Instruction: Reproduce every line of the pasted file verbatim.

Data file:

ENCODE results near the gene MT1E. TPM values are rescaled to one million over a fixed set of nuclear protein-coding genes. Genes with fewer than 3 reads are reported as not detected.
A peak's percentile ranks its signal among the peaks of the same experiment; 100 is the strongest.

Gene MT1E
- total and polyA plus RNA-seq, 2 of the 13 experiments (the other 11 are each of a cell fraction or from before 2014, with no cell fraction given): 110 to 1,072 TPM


ENCODE results near the gene MT1E. TPM values are rescaled to one million over a fixed set of nuclear protein-coding genes. Genes with fewer than 3 reads are reported as not detected.
A peak's percentile ranks its signal among the peaks of the same experiment; 100 is the strongest.

Gene MT1E
- total and polyA plus RNA-seq, 2 of the 13 experiments (the other 11 are each of a cell fraction or from before 2014, with no cell fraction given): 110 to 1,072 TPM